The desire to migrate is intrinsic to human nature. Humans are generally inclined to wander in search of new prospects. In modern times, the United States has an increasingly large number of immigrants. Therefore, it is necessary to review the experiences of immigrants and their influence on the country’s economy. Migrants are required to adapt to new cultures fast and, therefore, they are forced to assume distinct identities so that they can assimilate into the rest of the population. The general assumption is that most immigrants are illiterate and they are solely in search of labor. Nevertheless, current migration trends provide insights into the migration issue.
For this study, I interviewed an immigrant of Hispanic decency to determine his perception regarding the acculturation process in the US. The dialogue in this research relies on oral history performed on one person. The interviewee was a twenty-nine-year-old man named Carlos from Mexico. While living in his country, Carlos had attained a bachelor’s degree in Finance and Statistics from one of the most influential universities in Mexico. Carlos was fluent in English since he began learning the language from an early age. He aspired to pursue his studies in a developed nation that was close to home. His family and friends also motivated him to search for better prospects and advance his education in the USA. Additionally, other factors may compel immigrants to shift to other nations. The macro-factors comprise of demographic, socio-economic, environmental and political reasons. Limited human and financial development in the origin country compel individuals to migrate. Moreover, urbanization and demographic increase are significant in prompting the migration process. An increase in population with the lack of employment opportunities in a country influences young individual to migrate to other nations with more opportunities. Climate changes are increasingly varying across the globe leading to warmer conditions, causing unwanted effects and health inequalities (Castelli 4). The ecology may impact migration flows through increasing the probability of hazards in an area. The rise in conflicts may prompt individuals to shift to safer locations. These factors force individuals to migrate either internationally or internally. Other influencing factors constitute communication advancements and job opportunities. Communication technology influences individuals’ migration since it attracts individuals by creating awareness about the suitable conditions in another nation. Migrants from developing nations target to visit the more developed nations. The micro-factors such as education, marital status and religion also have a crucial role to migration on an individual basis. Carlos’ decision to migrate was motivated by his individual goals in addition to the support from his family and friends. He intended to study and become a Finance manager, then later go back to his country to help his people.
Carlos was most certain that he would easily adjust to the new environment. He had been exposed to the American culture through media. Nevertheless, the actual situation was quite different from what he had anticipated. He experienced cultural shock. The media representations and the actual situation were very dissimilar from what he saw. For instance, he thought that he would see many cities with suburbs, but this was not the case as his current residence is within a small town. Even though, Carlos can communicate effectively in the English language, he encounters challenges when speaking with local residents due to their varying accents. A number of times, he would experience racial discrimination. He also had challenges with securing employment. He asserted that, on numerous instances, he would be judged to have inadequate skills. Even when he secured employment, he was exploited by being overloaded with work and would work for additional time. Similar to Carlos’ experiences, there are other challenges that migrants and immigrants experience including cultural barriers which may impede the association between migrants and locals (Almutairi 691). Securing accommodation is a significant challenge for migrants as some landlords take advantage of the fact that most migrants have language barriers thus, they may demand additional fees for rent (Oucho, Adhiambo, and Williams 6). The migrants are also likely to acquire conditions influenced by western lifestyles such as obesity.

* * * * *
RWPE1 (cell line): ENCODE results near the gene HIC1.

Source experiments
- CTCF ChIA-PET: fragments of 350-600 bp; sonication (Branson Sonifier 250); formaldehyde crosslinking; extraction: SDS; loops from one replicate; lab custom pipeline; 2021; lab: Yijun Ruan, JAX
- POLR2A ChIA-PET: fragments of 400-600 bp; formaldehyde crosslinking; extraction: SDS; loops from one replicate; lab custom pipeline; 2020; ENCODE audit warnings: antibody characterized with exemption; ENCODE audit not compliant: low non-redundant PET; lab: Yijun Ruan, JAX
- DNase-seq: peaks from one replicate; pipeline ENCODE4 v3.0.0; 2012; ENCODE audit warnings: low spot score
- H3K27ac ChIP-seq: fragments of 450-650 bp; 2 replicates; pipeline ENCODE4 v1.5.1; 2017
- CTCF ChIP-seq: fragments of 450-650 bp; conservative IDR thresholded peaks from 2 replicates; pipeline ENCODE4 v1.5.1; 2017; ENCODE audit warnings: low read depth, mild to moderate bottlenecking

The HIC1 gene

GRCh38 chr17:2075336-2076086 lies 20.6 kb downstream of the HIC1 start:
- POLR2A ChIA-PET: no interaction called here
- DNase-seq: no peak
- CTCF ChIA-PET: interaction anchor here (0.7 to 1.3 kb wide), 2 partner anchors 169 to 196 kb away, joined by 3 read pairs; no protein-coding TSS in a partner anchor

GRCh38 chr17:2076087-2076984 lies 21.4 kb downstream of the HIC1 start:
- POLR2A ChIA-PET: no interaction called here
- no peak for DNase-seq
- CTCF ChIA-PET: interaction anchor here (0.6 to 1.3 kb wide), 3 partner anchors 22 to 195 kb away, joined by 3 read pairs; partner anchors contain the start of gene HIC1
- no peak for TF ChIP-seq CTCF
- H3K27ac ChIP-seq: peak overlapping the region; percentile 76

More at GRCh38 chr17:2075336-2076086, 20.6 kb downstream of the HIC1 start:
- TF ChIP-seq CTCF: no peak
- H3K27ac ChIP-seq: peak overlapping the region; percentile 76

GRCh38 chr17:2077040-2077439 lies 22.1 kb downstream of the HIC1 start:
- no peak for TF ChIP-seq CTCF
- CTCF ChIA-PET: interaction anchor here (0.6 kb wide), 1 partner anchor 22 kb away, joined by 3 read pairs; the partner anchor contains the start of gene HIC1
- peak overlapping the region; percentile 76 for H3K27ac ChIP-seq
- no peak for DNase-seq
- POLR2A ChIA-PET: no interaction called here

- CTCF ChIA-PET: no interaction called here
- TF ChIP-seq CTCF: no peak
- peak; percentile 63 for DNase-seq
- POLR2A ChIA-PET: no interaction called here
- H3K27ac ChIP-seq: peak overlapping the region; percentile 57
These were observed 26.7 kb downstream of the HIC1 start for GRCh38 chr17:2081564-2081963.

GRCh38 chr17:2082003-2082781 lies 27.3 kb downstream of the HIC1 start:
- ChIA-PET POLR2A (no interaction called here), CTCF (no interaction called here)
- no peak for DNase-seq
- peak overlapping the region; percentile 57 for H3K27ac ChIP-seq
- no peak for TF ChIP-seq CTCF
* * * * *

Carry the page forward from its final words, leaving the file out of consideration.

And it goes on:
After Carlos had fully adapted to the new environment, he made acquaintances who aided in providing him with information on how he could secure employment in line with the course he pursued. Fortunately, he did not wait long because within three months, he became a financial assistant in a renowned corporation. Carlos further pursued higher learning and was promoted to the financial manager position. He currently motivates high school students, especially those who are migrants to incorporate diligence and persistence in order to succeed. His fluency in the English language enabled him to easily adapt to the American lifestyle. Further, the support he received from his family and friends was significant in his integration into a different society. His academic accomplishments propelled him to get success.
Conclusively, the narrative of Carlos may not be distinct when it comes to migrants and immigrants, but it exemplifies how one’s language, education and community can influence an individual’s immigration experiences. His proficiency in the English language and his education were contributory factors to his complete integration into the American culture.